Guidelines for medical care of children evaluated for suspected sexual abuse: an update for 2008


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Abstract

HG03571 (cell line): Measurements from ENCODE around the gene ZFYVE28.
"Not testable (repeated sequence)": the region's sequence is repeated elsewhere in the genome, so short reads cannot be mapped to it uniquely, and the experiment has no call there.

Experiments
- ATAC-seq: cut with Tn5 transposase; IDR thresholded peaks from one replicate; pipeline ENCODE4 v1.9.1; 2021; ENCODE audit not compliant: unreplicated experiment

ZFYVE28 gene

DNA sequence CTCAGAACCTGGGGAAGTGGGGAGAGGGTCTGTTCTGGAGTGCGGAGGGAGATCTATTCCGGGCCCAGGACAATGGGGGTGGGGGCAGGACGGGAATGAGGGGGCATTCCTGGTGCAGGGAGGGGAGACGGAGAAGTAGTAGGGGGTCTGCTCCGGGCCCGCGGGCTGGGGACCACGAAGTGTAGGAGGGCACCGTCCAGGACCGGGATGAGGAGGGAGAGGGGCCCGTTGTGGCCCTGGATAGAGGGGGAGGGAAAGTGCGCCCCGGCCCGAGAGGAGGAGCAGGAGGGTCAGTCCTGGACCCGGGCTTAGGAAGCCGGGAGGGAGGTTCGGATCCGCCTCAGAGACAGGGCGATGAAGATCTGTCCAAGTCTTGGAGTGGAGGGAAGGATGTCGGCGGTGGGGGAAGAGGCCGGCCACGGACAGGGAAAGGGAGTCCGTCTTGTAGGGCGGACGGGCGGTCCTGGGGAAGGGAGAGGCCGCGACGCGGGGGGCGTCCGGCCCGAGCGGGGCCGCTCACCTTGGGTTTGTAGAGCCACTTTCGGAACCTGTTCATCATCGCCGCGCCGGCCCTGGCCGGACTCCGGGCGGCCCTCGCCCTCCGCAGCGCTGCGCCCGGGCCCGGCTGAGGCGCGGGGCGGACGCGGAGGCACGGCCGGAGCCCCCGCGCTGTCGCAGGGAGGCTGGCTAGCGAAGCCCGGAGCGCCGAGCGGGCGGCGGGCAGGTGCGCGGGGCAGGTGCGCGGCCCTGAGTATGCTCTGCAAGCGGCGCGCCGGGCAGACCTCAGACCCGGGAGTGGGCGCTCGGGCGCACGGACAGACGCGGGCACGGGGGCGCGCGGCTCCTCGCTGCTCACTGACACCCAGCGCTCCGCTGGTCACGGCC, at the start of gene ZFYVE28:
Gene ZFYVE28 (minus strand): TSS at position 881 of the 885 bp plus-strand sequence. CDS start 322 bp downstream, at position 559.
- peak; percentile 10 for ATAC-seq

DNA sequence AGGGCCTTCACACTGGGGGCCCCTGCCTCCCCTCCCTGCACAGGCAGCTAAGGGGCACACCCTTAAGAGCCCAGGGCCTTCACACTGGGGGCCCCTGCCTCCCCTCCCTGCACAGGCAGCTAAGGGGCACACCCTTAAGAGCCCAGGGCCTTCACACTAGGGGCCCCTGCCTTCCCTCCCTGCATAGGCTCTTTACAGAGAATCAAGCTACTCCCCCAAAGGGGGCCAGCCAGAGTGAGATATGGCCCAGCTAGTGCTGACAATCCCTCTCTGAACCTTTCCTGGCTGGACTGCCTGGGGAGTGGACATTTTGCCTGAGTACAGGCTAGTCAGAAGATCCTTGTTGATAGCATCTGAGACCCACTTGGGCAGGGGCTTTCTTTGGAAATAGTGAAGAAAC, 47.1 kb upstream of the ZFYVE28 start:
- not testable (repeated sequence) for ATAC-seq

Purpose of reviewChild sexual abuse is a common problem in our society and medical professionals who provide evaluations of children who may have been abused need to be updated as to recent research findings and recommendations for conducting examinations and interpreting results.Recent findingsResearch studies have provided important new information regarding the qualifications of examiners, the recovery of forensic evidence in children, the frequency of abnormal findings in children and adolescents, the healing of genital injuries, and the interpretation of medical findings and sexually transmissible infections with respect to abuse.SummaryThe recommendations for the timing and type of examinations for prepubertal children, in contrast to adolescent sexual assault victims, may need to be changed. Studies showing that partial tears of the hymen, as well as abrasions and contusions, may heal to leave very little or no sign of previous injury emphasize the importance of urgent evaluations. There is a need for standardization of the training of medical professionals who perform child sexual abuse evaluations to ensure continuing competence.

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